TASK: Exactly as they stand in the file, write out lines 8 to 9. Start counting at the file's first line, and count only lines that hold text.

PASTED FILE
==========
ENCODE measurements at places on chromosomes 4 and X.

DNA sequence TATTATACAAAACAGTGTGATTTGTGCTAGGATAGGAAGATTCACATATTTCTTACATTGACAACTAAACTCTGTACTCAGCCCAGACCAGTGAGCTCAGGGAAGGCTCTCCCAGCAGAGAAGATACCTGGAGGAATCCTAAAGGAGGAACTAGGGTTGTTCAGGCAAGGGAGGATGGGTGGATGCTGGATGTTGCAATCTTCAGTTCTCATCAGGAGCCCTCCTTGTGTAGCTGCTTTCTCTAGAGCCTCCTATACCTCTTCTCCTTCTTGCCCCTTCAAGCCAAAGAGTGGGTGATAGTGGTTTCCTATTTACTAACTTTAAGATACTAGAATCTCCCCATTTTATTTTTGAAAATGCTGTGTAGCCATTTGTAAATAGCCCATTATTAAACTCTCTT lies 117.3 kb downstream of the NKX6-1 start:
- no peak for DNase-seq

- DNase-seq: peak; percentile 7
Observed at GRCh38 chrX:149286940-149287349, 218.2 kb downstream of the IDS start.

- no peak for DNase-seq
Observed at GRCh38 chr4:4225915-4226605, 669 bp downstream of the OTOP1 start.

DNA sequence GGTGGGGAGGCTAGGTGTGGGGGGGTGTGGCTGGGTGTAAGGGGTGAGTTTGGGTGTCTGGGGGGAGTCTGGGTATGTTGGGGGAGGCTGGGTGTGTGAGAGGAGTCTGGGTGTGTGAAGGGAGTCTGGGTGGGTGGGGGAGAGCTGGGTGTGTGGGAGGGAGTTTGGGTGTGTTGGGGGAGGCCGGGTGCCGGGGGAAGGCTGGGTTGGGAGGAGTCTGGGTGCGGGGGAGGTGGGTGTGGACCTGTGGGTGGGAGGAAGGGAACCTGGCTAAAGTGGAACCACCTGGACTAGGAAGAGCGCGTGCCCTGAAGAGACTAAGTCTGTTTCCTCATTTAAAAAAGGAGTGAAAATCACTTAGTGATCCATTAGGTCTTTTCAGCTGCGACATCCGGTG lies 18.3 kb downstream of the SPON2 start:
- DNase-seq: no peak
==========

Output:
DNA sequence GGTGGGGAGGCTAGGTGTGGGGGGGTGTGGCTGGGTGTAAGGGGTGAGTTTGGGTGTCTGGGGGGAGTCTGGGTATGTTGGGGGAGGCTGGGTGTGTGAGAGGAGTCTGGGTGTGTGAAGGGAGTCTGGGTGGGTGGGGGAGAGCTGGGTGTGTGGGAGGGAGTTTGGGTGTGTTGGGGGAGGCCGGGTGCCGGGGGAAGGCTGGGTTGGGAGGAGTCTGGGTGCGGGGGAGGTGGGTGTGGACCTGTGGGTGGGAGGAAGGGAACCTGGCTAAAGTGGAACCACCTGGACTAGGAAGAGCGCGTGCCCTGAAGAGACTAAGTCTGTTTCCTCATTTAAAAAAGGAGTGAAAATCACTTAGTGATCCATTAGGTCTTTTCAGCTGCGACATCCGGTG lies 18.3 kb downstream of the SPON2 start:
- DNase-seq: no peak